Over the weekend, voters asked Bernie Sanders and Joe Biden how they'd handle the vaping crisis as president. They were rare questions—ones that nearly all the Democratic contenders have yet to address. And though the two frontrunners clearly differ on a range of issues, their remarks here were similar: All vape products should be removed from the market.
At a rally in Des Moines, Iowa, Biden reportedly said on Saturday that there has to be "serious scientific data as to whether or not it has the kind of long-term damage on the lungs and it causes death before we allow it to be sold." The following day, he came down even stronger, revealing he would eliminate the industry entirely if he determined vaping nicotine to be harmful.
Meanwhile, when asked about vaping in his home state of Vermont on Saturday, Sanders initially sounded confused, responding to a college student about the dropout rate before he realized he was answering a question that had not been asked. He then said that "the evidence seems to indicate that vaping is not so good for your health," before adding that "when you have products that are not good for your health, I think you've got to tell that industry that they cannot produce a product which is making our kids sick."
A campaign staffer later clarified that's not what Sanders meant—that he would, instead, study the topic more until he found the most appropriate course of action and regulation, according to Politico.
The next president, whether it's Trump again or one of his Democratic challengers, will of course have a host of problems to deal with, and proponents of vaping as a harm-reduction tool acknowledge that their passion can sometimes get lost in the mix. But that's no excuse not to learn about it either, particularly as the Food and Drug Administration (FDA) will have to officially decide which products can stay on the market in May.
"While there are many big issues in the news right now, the Democratic candidates should at least try to learn a bit about the vaping issue because it's clear the media will be asking them questions," said Matt Culley, a popular YouTuber, vaper, and advocate.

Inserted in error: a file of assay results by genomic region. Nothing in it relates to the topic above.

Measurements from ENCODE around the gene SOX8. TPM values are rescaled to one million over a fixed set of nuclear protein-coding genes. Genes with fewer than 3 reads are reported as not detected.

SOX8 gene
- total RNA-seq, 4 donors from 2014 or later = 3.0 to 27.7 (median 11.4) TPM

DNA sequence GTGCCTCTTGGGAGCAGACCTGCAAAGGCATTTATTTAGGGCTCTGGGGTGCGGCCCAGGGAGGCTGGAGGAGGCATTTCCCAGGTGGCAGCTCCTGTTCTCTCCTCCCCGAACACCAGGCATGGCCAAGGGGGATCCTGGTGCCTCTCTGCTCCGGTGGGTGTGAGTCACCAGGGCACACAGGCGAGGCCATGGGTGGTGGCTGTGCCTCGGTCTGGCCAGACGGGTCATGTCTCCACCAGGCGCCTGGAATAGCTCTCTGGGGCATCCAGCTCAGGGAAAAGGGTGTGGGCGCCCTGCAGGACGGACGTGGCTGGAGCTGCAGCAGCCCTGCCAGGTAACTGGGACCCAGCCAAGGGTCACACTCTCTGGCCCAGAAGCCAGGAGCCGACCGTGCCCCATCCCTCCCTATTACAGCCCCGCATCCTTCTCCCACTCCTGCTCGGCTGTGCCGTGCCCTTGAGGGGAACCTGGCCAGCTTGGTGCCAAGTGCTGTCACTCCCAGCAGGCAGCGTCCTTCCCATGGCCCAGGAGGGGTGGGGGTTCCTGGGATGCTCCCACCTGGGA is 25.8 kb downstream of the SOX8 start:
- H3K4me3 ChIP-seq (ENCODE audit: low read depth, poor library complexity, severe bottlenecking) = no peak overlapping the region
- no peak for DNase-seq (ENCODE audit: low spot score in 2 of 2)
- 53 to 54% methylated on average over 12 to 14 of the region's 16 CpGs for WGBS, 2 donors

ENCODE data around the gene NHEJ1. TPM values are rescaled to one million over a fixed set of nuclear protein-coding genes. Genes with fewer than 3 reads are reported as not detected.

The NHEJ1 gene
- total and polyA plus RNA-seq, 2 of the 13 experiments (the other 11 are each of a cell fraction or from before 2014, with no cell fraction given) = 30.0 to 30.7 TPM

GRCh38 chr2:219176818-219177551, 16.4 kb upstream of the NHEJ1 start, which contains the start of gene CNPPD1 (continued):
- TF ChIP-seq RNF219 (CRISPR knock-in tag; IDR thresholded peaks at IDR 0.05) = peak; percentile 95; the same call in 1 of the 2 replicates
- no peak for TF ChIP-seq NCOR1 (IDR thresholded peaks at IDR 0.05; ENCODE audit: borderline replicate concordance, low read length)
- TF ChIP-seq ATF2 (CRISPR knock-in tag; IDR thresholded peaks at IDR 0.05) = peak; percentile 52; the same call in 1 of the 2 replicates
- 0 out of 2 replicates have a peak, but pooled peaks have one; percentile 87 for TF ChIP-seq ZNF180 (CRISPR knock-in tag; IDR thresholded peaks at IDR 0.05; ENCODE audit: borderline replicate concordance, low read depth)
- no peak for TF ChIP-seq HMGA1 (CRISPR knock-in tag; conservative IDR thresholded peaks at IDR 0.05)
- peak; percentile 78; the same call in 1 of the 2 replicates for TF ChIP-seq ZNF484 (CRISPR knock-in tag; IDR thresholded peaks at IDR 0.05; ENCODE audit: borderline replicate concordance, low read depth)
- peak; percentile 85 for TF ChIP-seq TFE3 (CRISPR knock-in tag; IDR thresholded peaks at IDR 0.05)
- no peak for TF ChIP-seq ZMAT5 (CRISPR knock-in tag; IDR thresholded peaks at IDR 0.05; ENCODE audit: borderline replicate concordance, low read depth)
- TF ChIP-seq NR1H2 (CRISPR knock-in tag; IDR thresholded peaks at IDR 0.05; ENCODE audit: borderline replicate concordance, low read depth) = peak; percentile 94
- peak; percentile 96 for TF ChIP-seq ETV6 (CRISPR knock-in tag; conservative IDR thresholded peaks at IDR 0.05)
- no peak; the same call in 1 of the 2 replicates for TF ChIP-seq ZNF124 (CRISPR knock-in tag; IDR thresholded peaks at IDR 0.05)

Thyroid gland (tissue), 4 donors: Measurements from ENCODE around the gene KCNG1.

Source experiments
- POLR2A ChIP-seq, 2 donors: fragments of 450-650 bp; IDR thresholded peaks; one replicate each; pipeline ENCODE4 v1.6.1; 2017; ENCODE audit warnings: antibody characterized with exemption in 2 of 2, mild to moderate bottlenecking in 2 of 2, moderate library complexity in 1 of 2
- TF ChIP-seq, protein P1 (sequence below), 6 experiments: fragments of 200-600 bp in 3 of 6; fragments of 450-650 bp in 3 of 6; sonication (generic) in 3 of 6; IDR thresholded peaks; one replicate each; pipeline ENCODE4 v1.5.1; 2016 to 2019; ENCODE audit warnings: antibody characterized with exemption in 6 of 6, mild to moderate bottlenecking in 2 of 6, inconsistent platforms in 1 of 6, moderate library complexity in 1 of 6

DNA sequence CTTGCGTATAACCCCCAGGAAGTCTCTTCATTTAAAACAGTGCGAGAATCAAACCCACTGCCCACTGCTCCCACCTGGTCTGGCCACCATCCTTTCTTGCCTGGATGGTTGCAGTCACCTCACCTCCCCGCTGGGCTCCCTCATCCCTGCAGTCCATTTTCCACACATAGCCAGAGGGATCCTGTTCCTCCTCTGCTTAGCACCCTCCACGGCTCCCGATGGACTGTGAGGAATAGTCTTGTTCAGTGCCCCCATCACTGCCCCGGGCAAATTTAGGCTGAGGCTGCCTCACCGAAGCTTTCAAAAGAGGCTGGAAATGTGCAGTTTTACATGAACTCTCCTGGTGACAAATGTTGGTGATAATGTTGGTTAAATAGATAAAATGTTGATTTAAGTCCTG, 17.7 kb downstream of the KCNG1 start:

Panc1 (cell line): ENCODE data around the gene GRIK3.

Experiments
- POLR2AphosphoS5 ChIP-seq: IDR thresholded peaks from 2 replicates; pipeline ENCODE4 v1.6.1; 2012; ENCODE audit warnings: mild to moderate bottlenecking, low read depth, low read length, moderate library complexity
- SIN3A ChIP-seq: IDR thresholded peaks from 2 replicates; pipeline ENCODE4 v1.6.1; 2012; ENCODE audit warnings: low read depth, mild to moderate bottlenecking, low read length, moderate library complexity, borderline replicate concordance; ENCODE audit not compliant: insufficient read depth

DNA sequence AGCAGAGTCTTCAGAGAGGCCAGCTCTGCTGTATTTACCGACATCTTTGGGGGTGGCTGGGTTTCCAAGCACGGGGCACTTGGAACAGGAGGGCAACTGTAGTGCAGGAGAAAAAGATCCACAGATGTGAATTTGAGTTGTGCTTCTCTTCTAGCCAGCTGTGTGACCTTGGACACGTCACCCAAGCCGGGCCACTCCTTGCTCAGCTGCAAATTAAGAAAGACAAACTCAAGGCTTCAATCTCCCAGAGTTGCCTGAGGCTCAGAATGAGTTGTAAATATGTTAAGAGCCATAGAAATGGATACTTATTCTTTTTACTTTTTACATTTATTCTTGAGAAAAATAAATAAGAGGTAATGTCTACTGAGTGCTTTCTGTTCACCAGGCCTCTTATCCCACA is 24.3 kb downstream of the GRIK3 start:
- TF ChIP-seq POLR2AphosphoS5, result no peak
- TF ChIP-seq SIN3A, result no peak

The most generous way you could take Sanders's comment is that he somehow misspoke. But in an atmosphere where vaping narratives have often been conflated—the primary culprit for the vape illnesses that have cropped up around the country over the past few months, according to the Centers for Disease Control and Prevention, is a thickening agent sometimes used in illicit THC cartridges and not e-liquids containing nicotine—it's even more important to get the facts straight the first time. Especially as other prominent Democrats, like Connecticut Senator Richard Blumenthal, have called for more aggressive tactics and harsher restrictions.
Along with Andrew Yang, neither Biden nor Sanders appeared to have intimate knowledge of why people have been getting sick, and they made no mention to the nuances of the whole ordeal. Like the fact that while e-cigarette use among teenagers has risen significantly in the past two years, harm-reduction experts and major public-health scholars have noted that complete prohibition rarely works, and that vaping has lifesaving potential for adults looking to ditch the deadly habit of combustible cigarettes. (The only Democrat running with even a vague vaping policy is Elizabeth Warren.)
"In general, this seems to be a result of asymmetric information," said David Sweanor, an adjunct professor in the law department at the University of Ottawa and an expert in the global tobacco industry. "There is an overwhelming focus on the risks of new technology rather than seeing any benefits, or even thinking of how things might be turned to an advantage."
The subject was likely weighing on these voters' minds, too, and will be in the months leading up to the election: Days earlier, the Trump administration—after floundering for months on how to tackle skyrocketing youth use of e-cigarettes—had decided to temporarily ban the sale of almost all flavored, pod-based vaping products, until approved by the FDA. In contrast to these Democrats, Trump displayed a rare moment of caution with a seemingly thought-out process; he shifted his thinking from the full-blown flavor ban he teased in September to a more measured compromise between adult vaping advocates and concerned parents who have longed to take down the vape giant JUUL.
"Biden and Sanders are just like Trump circa September 11 [when he initially announced that flavored vaping products should be banned], except they both ignored the past five months where we learned that tainted THC carts are what got people sick and not nicotine," said Paul Blair, the director of strategic initiatives at the conservative-leaning Americans for Tax Reform. "They also have no concern for the jobs created by the legal market either."
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